January 6, 2023 By Matthew Rathbone *
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To add a default value to a column in a Rails migration, you can use the change_column_default method. This method takes three arguments: the name of the table, the name of the column, and the default value you want to set. For example, to add a default value of false to a published column in a posts table, you could use the following migration:

class AddDefaultToPosts < ActiveRecord::Migration[6.0]
  def change
    change_column_default :posts, :published, from: nil, to: false
  end
end

The change_column_default method has a number of options that you can use to customize its behavior. For example, you can use the from: option to specify the current default value of the column, if any. This is useful if you are changing the default value of a column that already has a default value set. The to: option specifies the new default value that you want to set.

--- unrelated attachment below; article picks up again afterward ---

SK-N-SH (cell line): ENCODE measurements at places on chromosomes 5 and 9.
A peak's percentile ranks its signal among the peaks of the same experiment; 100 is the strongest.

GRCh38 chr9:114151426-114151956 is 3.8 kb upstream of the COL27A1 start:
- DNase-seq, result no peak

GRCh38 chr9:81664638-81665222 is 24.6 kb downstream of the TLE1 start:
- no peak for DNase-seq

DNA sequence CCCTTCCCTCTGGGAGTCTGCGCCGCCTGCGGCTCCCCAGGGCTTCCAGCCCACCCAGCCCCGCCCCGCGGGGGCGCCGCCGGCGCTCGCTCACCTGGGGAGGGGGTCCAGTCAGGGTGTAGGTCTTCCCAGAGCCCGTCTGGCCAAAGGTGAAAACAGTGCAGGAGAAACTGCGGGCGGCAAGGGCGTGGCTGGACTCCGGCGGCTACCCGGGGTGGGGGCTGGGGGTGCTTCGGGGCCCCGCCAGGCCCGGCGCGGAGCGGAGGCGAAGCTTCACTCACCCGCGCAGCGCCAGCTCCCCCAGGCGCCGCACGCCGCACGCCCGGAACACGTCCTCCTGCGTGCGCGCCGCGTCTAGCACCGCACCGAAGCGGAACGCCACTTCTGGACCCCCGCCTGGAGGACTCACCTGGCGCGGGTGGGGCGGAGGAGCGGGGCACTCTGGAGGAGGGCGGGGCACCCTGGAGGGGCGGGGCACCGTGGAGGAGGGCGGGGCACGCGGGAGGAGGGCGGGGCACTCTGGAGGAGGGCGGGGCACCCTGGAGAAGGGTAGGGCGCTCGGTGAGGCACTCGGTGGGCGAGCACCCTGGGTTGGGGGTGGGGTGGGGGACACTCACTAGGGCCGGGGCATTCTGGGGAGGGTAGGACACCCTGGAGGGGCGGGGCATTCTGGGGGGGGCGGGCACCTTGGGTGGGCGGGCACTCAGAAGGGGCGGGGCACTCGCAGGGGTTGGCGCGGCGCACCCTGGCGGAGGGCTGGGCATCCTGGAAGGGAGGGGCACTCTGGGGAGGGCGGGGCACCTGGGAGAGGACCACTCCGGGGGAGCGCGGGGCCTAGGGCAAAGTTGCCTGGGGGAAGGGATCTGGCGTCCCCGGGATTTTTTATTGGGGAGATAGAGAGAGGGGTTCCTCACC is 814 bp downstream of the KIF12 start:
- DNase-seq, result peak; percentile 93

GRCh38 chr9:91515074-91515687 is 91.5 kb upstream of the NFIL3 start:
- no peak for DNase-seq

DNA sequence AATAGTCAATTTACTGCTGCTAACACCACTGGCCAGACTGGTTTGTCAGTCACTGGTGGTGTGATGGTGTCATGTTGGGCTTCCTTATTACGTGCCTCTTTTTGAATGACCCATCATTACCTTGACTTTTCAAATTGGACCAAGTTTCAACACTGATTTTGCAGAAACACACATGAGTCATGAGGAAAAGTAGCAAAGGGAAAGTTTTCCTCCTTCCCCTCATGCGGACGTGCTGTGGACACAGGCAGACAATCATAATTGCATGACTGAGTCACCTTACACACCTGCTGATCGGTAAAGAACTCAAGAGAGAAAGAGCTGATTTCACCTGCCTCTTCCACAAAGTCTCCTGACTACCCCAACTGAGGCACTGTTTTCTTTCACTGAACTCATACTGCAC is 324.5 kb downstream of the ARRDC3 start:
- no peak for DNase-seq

In addition to the change_column_default method, you can also use the add_column method to add a new column to a table and set a default value at the same time. The add_column method takes three arguments: the name of the table, the name of the column, and a hash of options for the column. To specify a default value, you can use the :default option. For example, to add a new published column to a posts table with a default value of false, you could use the following migration:

class AddPublishedToPosts < ActiveRecord::Migration[6.0]
  def change
    add_column :posts, :published, :boolean, default: false
  end
end

It’s important to note that default values are not applied retroactively to existing rows in the table. If you add a default value to a column that already has data in it, the default value will only be applied to new rows that are inserted into the table after the migration is run. If you want to update the existing rows in the table with the new default value, you can use the update_all method in a separate migration. For example:

class UpdatePublishedToPosts < ActiveRecord::Migration[6.0]
  def change
    Post.where(published: nil).update_all(published: false)
  end
end

In this example, we are using the update_all method to set the published column to false for all rows where the published column is currently nil.

Overall, Rails migrations are a powerful and convenient way to make changes to the structure of a database. By using the change_column_default or add_column methods, you can easily add default values to columns in your database tables.